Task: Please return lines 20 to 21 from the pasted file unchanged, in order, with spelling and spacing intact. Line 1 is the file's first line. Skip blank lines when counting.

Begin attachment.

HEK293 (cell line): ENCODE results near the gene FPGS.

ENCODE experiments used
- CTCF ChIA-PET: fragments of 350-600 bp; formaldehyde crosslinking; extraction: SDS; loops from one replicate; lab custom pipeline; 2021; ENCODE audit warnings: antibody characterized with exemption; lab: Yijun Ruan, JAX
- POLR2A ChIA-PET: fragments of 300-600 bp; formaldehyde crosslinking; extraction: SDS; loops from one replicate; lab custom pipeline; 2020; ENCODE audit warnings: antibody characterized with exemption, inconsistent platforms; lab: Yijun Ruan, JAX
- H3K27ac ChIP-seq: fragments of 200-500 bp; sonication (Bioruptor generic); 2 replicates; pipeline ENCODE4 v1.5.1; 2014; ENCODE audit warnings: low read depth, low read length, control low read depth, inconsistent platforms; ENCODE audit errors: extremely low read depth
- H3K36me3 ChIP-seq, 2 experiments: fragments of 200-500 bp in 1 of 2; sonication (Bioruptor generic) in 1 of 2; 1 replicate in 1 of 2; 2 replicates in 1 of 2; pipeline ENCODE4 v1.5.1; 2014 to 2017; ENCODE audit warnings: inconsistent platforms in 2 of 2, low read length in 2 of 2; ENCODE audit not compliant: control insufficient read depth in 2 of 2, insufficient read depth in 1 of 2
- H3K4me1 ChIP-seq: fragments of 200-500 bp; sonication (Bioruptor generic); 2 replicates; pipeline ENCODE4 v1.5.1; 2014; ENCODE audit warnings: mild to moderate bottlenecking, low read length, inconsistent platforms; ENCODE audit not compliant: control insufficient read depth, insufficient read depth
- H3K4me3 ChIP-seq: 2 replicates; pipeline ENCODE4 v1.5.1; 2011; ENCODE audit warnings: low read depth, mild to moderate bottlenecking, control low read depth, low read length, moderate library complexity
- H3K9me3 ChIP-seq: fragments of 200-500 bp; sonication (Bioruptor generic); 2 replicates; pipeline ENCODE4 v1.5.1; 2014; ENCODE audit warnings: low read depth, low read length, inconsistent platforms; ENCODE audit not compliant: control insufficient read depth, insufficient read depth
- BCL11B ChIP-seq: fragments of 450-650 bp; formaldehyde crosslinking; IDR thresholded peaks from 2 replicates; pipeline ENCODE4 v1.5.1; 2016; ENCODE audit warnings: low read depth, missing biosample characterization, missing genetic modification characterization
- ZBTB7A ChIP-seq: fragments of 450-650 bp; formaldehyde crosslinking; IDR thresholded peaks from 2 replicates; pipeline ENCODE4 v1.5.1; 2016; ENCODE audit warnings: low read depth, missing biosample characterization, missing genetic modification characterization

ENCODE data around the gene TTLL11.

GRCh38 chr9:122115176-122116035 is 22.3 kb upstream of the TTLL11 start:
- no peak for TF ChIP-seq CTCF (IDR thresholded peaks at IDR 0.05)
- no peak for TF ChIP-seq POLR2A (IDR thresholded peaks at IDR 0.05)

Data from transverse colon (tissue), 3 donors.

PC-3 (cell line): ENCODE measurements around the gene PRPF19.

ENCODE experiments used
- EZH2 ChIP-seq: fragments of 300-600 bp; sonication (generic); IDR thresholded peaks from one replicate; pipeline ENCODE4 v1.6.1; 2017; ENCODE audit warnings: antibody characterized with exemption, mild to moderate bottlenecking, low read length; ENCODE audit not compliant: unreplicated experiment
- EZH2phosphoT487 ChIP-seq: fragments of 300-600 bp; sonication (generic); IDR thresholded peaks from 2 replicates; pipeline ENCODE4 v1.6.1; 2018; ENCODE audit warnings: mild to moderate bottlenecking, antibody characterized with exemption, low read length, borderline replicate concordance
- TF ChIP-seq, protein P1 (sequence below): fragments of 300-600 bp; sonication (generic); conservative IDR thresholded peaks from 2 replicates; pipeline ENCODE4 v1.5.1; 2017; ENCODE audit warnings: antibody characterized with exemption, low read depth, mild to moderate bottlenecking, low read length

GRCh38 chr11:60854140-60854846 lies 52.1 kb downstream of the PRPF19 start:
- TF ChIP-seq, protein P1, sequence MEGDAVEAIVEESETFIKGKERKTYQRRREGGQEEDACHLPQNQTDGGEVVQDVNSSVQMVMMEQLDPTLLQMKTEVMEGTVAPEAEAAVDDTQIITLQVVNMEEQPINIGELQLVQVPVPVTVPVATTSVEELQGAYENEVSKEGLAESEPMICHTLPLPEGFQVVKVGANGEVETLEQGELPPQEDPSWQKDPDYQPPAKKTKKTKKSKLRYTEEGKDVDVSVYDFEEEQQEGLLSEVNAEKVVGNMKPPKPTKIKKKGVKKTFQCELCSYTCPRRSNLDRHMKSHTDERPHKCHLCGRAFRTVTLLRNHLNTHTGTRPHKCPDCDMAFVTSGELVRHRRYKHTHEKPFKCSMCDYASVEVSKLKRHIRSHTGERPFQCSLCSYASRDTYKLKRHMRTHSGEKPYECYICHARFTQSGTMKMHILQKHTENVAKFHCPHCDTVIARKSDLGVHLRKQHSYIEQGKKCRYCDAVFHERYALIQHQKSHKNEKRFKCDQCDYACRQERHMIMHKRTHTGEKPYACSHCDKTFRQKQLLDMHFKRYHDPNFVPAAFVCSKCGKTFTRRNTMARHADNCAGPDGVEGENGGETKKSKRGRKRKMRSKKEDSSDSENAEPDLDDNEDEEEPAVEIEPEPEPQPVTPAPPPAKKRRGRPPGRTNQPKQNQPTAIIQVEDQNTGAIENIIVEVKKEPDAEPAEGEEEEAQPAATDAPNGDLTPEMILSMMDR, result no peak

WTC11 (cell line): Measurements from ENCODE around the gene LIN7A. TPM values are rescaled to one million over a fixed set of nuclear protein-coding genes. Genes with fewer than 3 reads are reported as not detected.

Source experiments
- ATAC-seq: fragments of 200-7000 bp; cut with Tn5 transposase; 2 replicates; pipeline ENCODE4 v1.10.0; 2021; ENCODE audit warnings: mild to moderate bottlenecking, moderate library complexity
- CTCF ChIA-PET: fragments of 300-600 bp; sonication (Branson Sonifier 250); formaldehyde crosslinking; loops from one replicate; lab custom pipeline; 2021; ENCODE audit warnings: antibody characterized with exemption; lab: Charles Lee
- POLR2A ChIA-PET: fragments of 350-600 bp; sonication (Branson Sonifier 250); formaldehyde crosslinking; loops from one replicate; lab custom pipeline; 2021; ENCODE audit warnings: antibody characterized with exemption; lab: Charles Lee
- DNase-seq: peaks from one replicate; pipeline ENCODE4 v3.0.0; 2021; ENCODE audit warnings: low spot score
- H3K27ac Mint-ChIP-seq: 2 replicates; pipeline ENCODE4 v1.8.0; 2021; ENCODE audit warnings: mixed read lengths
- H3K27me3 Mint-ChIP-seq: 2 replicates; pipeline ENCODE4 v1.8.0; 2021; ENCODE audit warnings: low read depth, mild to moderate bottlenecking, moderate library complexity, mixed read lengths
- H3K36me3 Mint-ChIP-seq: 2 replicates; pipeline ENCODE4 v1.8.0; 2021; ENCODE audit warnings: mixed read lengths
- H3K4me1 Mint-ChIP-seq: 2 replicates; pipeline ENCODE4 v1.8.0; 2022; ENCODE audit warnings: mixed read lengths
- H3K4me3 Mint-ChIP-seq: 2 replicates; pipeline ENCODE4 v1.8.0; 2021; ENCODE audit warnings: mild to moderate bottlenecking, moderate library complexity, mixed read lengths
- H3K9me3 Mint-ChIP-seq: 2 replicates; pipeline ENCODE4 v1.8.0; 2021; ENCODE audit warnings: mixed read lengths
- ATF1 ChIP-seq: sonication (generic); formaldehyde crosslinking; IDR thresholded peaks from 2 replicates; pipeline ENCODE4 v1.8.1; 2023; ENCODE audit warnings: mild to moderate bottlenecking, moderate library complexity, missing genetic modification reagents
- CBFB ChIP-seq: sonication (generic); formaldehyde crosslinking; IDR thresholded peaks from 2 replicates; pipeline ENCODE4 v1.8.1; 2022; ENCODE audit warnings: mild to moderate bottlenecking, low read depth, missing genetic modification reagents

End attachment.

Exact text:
- EZH2phosphoT487 ChIP-seq: fragments of 300-600 bp; sonication (generic); IDR thresholded peaks from 2 replicates; pipeline ENCODE4 v1.6.1; 2018; ENCODE audit warnings: mild to moderate bottlenecking, antibody characterized with exemption, low read length, borderline replicate concordance
- TF ChIP-seq, protein P1 (sequence below): fragments of 300-600 bp; sonication (generic); conservative IDR thresholded peaks from 2 replicates; pipeline ENCODE4 v1.5.1; 2017; ENCODE audit warnings: antibody characterized with exemption, low read depth, mild to moderate bottlenecking, low read length